Saving breasts might be the last thing you would think a computer would have on its mind.  However, saving breasts from unneeded surgery has become the machine learning mission of some medical research computers.  Dartmouth researchers were led by Saeed Hassanpour, Ph.D.  They developed machine learning to empower computers to “predict the likelihood that a high-risk ADH breast lesion is cancerous.

The Backstory on Machine Learning

Machine learning: Medicine is learning from computer programs in diagnosis.

Saving Breasts from unneeded surgery can be a matter for machine learning and AI to solve.

But before explaining how it might be saving breasts, let’s review the backstory of machine learning.   Machine learning is, at its heart, “the process of granting a machine or model access to data and letting it learn for itself.” 

Machine Learning and Artificial Intelligence have been hot topics in the mainstream news media for months.  Anyone who has ever said, “Seri, call my husband,” has experienced machine learning.  Likewise, when we get advice about buying products on Amazon, it is the power of machine learning that advises us on which product will best fit our needs.

Machine Learning Meets Medical Research.

It is, of course, common knowledge that a computer can access much more data much faster than a human mind.  And machine learning based special programs give the machine instructions.  Piles of data, and then minimum human interference as the computer (or machine) learns what to search out, find or solve.   Thus, it should be almost obvious that medical research is one of the areas which will most benefit from machine learning.  For more about machine learning in medical applications, check out this informative online resource.   Meanwhile, read on to see how Dr. Hassanpour’s team is using machine learning to save breasts from unnecessary surgeries.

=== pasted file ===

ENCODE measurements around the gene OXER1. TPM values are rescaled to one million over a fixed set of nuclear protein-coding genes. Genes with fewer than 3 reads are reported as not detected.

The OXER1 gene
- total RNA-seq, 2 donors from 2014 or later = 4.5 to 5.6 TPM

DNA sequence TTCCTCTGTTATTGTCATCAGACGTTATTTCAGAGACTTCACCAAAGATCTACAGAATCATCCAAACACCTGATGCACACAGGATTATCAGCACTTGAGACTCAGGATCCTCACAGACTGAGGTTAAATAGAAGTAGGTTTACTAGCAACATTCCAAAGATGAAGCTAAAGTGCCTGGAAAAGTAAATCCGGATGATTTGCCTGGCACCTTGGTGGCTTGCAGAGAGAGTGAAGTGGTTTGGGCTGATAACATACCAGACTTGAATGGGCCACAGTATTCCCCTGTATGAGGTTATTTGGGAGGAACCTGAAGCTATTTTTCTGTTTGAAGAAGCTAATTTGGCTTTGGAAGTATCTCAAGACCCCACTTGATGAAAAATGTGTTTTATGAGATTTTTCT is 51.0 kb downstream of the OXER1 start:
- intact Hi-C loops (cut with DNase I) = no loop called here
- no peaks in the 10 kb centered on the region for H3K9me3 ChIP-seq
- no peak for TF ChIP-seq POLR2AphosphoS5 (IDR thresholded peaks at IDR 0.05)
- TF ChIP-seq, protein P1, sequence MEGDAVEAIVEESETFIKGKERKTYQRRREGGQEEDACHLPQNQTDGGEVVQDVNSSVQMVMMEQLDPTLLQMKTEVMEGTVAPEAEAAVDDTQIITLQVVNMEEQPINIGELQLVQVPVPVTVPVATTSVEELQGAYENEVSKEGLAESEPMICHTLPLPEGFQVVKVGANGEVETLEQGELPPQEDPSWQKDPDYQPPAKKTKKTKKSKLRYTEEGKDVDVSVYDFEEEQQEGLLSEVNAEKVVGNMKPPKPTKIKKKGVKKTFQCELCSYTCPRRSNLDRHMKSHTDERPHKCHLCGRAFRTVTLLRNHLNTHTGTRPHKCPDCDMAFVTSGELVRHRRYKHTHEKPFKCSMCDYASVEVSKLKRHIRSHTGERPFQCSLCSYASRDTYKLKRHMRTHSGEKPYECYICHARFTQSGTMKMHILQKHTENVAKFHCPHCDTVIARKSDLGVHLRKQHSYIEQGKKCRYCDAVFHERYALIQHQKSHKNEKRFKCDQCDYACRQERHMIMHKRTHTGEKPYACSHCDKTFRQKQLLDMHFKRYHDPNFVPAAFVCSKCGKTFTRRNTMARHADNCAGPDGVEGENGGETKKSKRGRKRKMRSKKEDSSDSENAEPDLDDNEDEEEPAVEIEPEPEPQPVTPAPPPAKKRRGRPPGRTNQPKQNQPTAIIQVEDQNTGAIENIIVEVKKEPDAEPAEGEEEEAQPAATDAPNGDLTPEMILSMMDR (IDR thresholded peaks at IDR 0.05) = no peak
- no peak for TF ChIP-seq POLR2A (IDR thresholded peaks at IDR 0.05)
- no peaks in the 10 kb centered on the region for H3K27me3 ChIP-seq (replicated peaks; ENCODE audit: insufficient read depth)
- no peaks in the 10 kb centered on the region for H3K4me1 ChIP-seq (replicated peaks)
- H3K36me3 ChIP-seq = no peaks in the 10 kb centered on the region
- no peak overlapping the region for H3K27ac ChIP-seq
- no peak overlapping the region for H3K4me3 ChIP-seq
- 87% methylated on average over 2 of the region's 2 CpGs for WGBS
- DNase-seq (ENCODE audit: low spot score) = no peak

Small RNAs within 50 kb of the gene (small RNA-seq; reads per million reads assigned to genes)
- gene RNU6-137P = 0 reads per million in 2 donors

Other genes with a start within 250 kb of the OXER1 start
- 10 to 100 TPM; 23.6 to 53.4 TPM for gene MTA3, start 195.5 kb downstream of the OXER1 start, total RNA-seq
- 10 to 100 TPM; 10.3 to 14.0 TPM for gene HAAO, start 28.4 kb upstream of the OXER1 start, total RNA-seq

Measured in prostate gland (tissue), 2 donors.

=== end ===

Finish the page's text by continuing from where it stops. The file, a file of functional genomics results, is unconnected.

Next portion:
Saving Breasts with a New Method of Machine Learning:  Sparing  You Needless Breast Surgery

Dartmouth researchers led by Saeed Hassanpour, Ph.D., found a very specialized machine learning method for their computers to analyze data.  They were empowered to identify certain types of breast lesions and to decide if those certain ADH breast lesions are malignant.  Read on to discover the importance of this.

Saving Breasts:  The Research and the Results

In the tests, the machine learning strategy identified 98% of all malignant ADH breast Lesion cases prior to surgery.  Thus, with Dr. Hassanpour’s machine learning programming in the computers, 16% of women with the condition can be prevented “from undergoing an unnecessary operation for a benign lesion.”  And thus we have coined the expression, saving breasts.

 Sparing Surgery and Saving Breasts

 Thus, the “New machine learning method could spare some women from unnecessary breast surgery…”  Once larger studies confirm these statistics and this conclusion, then low-risk patients and their doctors can share the options for types of treatment.

The machine learning program can help them “to decide whether active surveillance and hormonal therapy is a reasonable alternative to surgical excision.” 

Let’s Take a Deeper Look at Breast Lesions

Altiora Plastic Surgery and Medspa want you to know a few facts concerning this research, in case you or someone you love is diagnosed with “Atypical ductal hyperplasia (ADH).”

  • First of all, typically “ADH is a breast lesion associated with a four- to five-fold increase in the risk of breast cancer.”